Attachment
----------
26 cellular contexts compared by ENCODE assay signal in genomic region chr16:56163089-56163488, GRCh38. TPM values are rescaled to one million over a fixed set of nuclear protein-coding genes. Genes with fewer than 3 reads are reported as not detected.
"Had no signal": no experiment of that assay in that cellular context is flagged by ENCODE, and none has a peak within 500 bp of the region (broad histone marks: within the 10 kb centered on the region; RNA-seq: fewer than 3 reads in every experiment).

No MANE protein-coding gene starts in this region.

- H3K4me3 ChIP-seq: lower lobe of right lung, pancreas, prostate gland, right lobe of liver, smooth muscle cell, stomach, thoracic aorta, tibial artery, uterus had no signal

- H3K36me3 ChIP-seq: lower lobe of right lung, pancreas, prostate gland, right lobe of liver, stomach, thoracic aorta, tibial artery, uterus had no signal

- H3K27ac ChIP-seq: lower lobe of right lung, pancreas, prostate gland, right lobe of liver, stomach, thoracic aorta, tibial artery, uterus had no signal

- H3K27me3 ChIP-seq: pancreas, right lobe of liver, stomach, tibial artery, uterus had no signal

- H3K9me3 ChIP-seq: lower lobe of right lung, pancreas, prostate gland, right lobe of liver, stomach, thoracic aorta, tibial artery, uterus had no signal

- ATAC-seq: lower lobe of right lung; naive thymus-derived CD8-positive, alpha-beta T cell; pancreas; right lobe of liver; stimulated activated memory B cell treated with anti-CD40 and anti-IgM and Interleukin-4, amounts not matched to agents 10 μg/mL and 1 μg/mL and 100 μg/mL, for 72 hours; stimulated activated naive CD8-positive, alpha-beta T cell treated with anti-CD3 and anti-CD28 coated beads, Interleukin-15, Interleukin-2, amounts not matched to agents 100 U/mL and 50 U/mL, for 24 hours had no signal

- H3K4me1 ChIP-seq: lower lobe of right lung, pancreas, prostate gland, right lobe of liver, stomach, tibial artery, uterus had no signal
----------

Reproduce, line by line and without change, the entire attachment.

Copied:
26 cellular contexts compared by ENCODE assay signal in genomic region chr16:56163089-56163488, GRCh38. TPM values are rescaled to one million over a fixed set of nuclear protein-coding genes. Genes with fewer than 3 reads are reported as not detected.
"Had no signal": no experiment of that assay in that cellular context is flagged by ENCODE, and none has a peak within 500 bp of the region (broad histone marks: within the 10 kb centered on the region; RNA-seq: fewer than 3 reads in every experiment).

No MANE protein-coding gene starts in this region.

- H3K4me3 ChIP-seq: lower lobe of right lung, pancreas, prostate gland, right lobe of liver, smooth muscle cell, stomach, thoracic aorta, tibial artery, uterus had no signal

- H3K36me3 ChIP-seq: lower lobe of right lung, pancreas, prostate gland, right lobe of liver, stomach, thoracic aorta, tibial artery, uterus had no signal

- H3K27ac ChIP-seq: lower lobe of right lung, pancreas, prostate gland, right lobe of liver, stomach, thoracic aorta, tibial artery, uterus had no signal

- H3K27me3 ChIP-seq: pancreas, right lobe of liver, stomach, tibial artery, uterus had no signal

- H3K9me3 ChIP-seq: lower lobe of right lung, pancreas, prostate gland, right lobe of liver, stomach, thoracic aorta, tibial artery, uterus had no signal

- ATAC-seq: lower lobe of right lung; naive thymus-derived CD8-positive, alpha-beta T cell; pancreas; right lobe of liver; stimulated activated memory B cell treated with anti-CD40 and anti-IgM and Interleukin-4, amounts not matched to agents 10 μg/mL and 1 μg/mL and 100 μg/mL, for 72 hours; stimulated activated naive CD8-positive, alpha-beta T cell treated with anti-CD3 and anti-CD28 coated beads, Interleukin-15, Interleukin-2, amounts not matched to agents 100 U/mL and 50 U/mL, for 24 hours had no signal

- H3K4me1 ChIP-seq: lower lobe of right lung, pancreas, prostate gland, right lobe of liver, stomach, tibial artery, uterus had no signal